People in Switzerland showering less than 25 years ago, survey finds

People in Switzerland showering less than 25 years ago, survey finds

If you are taking the packed rush hour train home from work and are wondering why the carriage is starting to smell the wrong side of funky, this could be the reason: a new survey from GFS in Zurich has revealed that people in Switzerland shower less now than they did more than two decades ago. 

People in Switzerland shower 18 percent less than in 1999

According to the survey, carried out by the polling agency on behalf of the Swiss Association for Energy-Efficient Sanitary Products (SVES), people in Switzerland wash themselves less often now than they did in 1999. Today, people across the alpine nation shower an average of 5,2 times a week, down from 6,4 times a week in 1999, a decline of 18,75 percent.

On average, people in Switzerland now spend 31 hours a year in the shower. 5,5 minutes is the average showering time, which increases to 7,6 minutes if people choose to wash their hair. Nearly 60 percent of people said they shower in body temperature water, 22 percent use hot water, while 8 percent go full Wim Hof and shower in cold water.

Older people take quicker showers, study finds

The amount of time spent showering also declines as people get older. The average showering time (with hair wash) for 18-39-year-olds was a whopping 9,6 minutes, compared to 5,7 minutes for those of pension age or older.

Men and women were found to spend roughly the same amount of time showering, except for hair-washing sessions where women take an average of two minutes longer. The study noted that men tend to shower more often and are more interested in a quick clean, while women are more likely to see a shower as part of both a cleaning and wellness routine. 

Swiss more aware of water and energy waste

So why are people in Switzerland showering less? One theory, according to SVES managing director Thomas Lang, is that people are more aware of how showering consumes both water and energy - a factor thrown into comic relief in September 2022, when then Swiss Energy Minister Simonetta Sommaruga suggested that people should shower together to help save hot water and prevent possible energy shortages.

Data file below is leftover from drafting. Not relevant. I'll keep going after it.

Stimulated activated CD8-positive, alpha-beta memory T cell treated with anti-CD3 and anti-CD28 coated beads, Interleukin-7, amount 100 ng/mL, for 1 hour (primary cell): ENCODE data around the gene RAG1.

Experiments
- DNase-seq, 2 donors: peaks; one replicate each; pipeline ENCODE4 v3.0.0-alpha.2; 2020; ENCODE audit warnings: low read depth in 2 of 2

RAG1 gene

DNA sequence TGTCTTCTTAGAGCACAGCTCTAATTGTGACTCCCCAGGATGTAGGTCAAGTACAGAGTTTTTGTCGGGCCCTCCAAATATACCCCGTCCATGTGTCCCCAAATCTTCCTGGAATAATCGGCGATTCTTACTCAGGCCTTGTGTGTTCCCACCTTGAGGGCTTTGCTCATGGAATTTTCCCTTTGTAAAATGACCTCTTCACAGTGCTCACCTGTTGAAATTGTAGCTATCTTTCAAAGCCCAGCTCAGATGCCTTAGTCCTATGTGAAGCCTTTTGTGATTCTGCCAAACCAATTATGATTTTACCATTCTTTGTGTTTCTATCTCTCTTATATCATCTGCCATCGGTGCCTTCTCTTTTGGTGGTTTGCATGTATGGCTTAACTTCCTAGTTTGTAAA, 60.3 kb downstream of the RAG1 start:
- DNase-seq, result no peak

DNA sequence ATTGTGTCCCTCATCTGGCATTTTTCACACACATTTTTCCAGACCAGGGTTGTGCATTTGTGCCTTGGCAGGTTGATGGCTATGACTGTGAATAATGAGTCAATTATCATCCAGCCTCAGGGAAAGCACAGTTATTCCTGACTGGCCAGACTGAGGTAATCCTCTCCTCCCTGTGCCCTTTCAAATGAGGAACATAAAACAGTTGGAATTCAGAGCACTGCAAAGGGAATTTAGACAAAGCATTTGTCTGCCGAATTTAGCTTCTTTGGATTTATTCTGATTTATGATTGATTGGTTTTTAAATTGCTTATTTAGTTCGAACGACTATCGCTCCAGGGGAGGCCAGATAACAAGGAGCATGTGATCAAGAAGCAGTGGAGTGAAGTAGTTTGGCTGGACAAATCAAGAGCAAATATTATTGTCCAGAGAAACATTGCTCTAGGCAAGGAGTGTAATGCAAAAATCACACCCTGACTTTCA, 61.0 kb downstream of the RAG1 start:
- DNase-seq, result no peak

GFS Zurich noted that in 1999, only 49 percent of those surveyed had heard of water conservation measures, today it is 85 percent. "Twenty-five years ago, the population was not yet aware that the use of hot water had a direct connection to energy consumption,” Lang noted. He went on to argue that campaigns issued by the government such as energy labels on products have made people aware of how much hot water costs both financially and environmentally.

People in Switzerland willing to cut back on showers

Today, to help in the event of a water or energy shortage, 75 percent of respondents said they would be willing to use less water while showering, 56 percent said that they would take shorter showers, 40 percent could see themselves bathing less and 30 percent said they would be willing to make their showers colder. However, only one in 10 would take the ice bath and do without hot water altogether.

Lang concluded that, seeing as though Switzerland is one of the most water-rich countries on Earth, saving water and reducing hot showers is mainly about saving energy and thus protecting the climate. “Energy accounts for 60 percent of hot water costs…it makes sense to use all resources sensibly,” he concluded.

Jan de Boer


Jan de Boer

Jan studied in York and Sheffield in the UK, obtaining a master's in broadcast journalism and a bachelor's in history. He has worked as a radio DJ, TV presenter, and...

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